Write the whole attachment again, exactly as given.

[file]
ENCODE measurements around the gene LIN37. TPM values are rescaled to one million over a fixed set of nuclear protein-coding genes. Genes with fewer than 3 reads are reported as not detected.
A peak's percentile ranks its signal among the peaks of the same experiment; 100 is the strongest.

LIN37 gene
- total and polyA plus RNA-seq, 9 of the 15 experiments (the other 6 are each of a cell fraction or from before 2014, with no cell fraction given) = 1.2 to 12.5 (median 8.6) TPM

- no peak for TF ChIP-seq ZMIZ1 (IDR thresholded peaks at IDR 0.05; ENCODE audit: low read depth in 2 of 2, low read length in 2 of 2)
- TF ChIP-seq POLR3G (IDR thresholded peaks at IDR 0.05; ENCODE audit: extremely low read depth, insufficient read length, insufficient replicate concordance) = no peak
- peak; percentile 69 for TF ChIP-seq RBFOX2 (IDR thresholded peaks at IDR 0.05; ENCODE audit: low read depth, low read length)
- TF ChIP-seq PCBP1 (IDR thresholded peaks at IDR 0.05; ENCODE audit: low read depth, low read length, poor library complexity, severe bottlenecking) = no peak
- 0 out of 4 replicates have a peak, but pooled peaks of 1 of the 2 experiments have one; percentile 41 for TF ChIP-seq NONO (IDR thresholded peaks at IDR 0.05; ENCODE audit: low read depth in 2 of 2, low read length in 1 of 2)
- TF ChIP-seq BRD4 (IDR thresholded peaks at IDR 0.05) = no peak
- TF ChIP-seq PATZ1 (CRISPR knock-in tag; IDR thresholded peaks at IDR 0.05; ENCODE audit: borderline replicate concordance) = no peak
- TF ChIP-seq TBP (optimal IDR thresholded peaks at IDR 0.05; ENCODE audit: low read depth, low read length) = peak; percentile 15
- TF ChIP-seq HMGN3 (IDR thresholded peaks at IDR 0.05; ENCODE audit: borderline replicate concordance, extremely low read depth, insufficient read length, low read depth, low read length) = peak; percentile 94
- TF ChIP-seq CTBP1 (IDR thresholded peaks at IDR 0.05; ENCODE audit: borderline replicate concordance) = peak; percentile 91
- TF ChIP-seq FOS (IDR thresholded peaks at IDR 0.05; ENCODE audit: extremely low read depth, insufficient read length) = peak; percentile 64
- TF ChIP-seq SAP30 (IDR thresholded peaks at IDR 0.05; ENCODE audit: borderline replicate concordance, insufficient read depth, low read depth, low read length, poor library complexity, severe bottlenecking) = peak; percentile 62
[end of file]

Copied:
ENCODE measurements around the gene LIN37. TPM values are rescaled to one million over a fixed set of nuclear protein-coding genes. Genes with fewer than 3 reads are reported as not detected.
A peak's percentile ranks its signal among the peaks of the same experiment; 100 is the strongest.

LIN37 gene
- total and polyA plus RNA-seq, 9 of the 15 experiments (the other 6 are each of a cell fraction or from before 2014, with no cell fraction given) = 1.2 to 12.5 (median 8.6) TPM

- no peak for TF ChIP-seq ZMIZ1 (IDR thresholded peaks at IDR 0.05; ENCODE audit: low read depth in 2 of 2, low read length in 2 of 2)
- TF ChIP-seq POLR3G (IDR thresholded peaks at IDR 0.05; ENCODE audit: extremely low read depth, insufficient read length, insufficient replicate concordance) = no peak
- peak; percentile 69 for TF ChIP-seq RBFOX2 (IDR thresholded peaks at IDR 0.05; ENCODE audit: low read depth, low read length)
- TF ChIP-seq PCBP1 (IDR thresholded peaks at IDR 0.05; ENCODE audit: low read depth, low read length, poor library complexity, severe bottlenecking) = no peak
- 0 out of 4 replicates have a peak, but pooled peaks of 1 of the 2 experiments have one; percentile 41 for TF ChIP-seq NONO (IDR thresholded peaks at IDR 0.05; ENCODE audit: low read depth in 2 of 2, low read length in 1 of 2)
- TF ChIP-seq BRD4 (IDR thresholded peaks at IDR 0.05) = no peak
- TF ChIP-seq PATZ1 (CRISPR knock-in tag; IDR thresholded peaks at IDR 0.05; ENCODE audit: borderline replicate concordance) = no peak
- TF ChIP-seq TBP (optimal IDR thresholded peaks at IDR 0.05; ENCODE audit: low read depth, low read length) = peak; percentile 15
- TF ChIP-seq HMGN3 (IDR thresholded peaks at IDR 0.05; ENCODE audit: borderline replicate concordance, extremely low read depth, insufficient read length, low read depth, low read length) = peak; percentile 94
- TF ChIP-seq CTBP1 (IDR thresholded peaks at IDR 0.05; ENCODE audit: borderline replicate concordance) = peak; percentile 91
- TF ChIP-seq FOS (IDR thresholded peaks at IDR 0.05; ENCODE audit: extremely low read depth, insufficient read length) = peak; percentile 64
- TF ChIP-seq SAP30 (IDR thresholded peaks at IDR 0.05; ENCODE audit: borderline replicate concordance, insufficient read depth, low read depth, low read length, poor library complexity, severe bottlenecking) = peak; percentile 62